OUAGADOUGOU, Burkina Faso (AP) — Suspected Islamic extremists attacked a baptism party in northern Burkina Faso, killing at least 15 people and sending terrified civilians fleeing to other towns, authorities said Wednesday.
The attack took place Tuesday near the town of Tin-Akoff, according to Salfo Kabore, the governor of Sahel region. It is the fourth attack against civilians this month in the commune, according to an internal security report for aid workers.
“People are shocked and many are running,” said Moha AG Agraz, a Tin-Akoff native who has been in contact with town residents.
While there was no immediate claim of responsibility for the attack, the internal security report viewed by The Associated Press blamed extremists linked to the Islamic State group.
Violence linked to al-Qaida and the Islamic State extremists has left thousands dead in the West African nation over the last several years. In recent weeks, attacks have spiked in Burkina Faso’s Sahel region and in the country’s east.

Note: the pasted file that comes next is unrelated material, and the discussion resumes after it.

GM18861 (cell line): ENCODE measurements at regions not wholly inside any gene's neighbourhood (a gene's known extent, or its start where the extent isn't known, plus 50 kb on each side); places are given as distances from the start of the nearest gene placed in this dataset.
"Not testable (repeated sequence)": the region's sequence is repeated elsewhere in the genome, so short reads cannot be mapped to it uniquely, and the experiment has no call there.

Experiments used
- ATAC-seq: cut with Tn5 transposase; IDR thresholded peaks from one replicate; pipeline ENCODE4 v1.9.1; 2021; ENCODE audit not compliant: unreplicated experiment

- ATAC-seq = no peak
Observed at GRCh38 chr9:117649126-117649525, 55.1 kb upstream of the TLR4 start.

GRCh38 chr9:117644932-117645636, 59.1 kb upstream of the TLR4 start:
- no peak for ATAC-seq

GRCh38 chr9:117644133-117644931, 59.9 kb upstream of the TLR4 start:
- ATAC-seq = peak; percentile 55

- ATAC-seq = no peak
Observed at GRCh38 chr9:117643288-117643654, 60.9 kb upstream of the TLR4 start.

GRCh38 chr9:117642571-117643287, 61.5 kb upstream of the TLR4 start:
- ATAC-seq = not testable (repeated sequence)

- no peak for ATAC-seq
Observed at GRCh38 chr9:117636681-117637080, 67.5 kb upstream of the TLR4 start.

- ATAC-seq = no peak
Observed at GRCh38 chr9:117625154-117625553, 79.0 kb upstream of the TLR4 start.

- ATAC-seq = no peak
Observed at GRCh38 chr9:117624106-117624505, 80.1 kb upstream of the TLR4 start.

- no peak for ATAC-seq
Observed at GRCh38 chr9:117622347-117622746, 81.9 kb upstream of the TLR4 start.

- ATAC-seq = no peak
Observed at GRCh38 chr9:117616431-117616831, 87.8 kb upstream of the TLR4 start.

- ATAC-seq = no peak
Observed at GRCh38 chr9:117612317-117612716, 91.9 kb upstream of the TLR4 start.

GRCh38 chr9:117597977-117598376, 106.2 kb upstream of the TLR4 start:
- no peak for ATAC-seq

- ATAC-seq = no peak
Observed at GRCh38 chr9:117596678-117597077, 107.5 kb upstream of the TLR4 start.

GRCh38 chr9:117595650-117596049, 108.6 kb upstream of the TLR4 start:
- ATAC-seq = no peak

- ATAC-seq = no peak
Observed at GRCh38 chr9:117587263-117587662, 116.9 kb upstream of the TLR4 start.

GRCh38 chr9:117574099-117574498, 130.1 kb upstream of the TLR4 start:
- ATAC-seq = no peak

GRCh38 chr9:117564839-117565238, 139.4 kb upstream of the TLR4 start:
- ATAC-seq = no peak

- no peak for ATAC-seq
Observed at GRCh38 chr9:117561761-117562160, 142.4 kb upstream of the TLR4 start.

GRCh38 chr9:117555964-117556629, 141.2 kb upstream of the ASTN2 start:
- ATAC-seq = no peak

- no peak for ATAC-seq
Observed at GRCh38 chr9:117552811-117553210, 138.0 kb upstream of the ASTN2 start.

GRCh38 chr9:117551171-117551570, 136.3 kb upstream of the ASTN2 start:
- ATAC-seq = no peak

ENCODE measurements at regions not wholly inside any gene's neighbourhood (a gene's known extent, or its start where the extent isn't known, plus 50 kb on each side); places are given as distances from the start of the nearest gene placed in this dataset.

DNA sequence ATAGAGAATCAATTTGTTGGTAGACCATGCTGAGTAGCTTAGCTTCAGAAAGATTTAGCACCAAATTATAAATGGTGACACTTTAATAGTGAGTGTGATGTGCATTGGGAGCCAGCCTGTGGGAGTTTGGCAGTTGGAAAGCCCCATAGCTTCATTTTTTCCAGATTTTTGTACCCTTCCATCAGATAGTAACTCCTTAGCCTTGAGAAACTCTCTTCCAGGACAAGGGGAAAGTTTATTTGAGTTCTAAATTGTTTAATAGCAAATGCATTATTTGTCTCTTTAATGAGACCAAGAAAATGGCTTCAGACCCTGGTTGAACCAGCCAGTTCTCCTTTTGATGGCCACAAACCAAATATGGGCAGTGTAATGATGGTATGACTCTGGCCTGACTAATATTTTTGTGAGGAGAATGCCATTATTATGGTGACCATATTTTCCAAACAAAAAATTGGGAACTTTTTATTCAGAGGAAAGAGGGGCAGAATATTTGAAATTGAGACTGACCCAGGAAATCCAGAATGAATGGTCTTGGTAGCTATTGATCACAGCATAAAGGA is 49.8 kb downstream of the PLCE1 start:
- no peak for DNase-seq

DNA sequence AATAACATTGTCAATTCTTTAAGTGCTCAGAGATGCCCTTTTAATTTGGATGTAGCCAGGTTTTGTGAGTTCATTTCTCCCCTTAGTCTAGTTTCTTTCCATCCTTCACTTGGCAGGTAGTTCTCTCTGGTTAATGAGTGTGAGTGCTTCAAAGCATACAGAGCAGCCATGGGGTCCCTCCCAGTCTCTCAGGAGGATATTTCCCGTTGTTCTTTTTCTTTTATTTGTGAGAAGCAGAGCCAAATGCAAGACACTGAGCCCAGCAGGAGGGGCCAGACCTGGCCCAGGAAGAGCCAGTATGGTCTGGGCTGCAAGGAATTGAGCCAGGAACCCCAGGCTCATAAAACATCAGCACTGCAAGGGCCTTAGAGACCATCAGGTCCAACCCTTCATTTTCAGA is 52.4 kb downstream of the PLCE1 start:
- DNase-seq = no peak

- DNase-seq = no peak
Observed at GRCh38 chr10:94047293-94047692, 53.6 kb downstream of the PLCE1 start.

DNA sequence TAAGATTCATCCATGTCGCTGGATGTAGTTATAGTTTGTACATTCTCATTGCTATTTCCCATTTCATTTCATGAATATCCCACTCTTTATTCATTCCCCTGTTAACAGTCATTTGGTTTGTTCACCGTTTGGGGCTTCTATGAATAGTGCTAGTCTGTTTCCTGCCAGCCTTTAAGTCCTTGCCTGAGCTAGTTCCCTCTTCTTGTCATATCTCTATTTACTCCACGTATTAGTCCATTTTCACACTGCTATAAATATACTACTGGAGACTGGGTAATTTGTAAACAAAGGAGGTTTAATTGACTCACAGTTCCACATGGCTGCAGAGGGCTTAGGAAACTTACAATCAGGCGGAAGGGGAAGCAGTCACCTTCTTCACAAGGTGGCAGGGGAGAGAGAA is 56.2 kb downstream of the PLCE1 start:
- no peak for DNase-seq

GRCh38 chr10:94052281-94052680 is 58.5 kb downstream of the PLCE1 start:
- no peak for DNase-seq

Two Spanish journalists and an Irish conservationist were among more than 50 people killed during one week in April.
The violence has displaced more than 1 million people, and aid groups say it’s also brought tens of thousands to the brink of starvation by disrupting aid operations to those in need.
The office of the United Nations High Commissioner for Refugees said earlier this month it was “deeply concerned by the humanitarian consequences” of violence that displaced more than 17,500 people in a 10-day period.
Observers expressed alarm that Tuesday’s attack took place in an area where international and regional armed forces are actively trying to stop jihadist violence.
“It shows the limits of counterterrorism strategies that fail to bring stability to these regions while armed groups continue to proliferate,” said Flore Berger, an analyst covering security in the Sahel.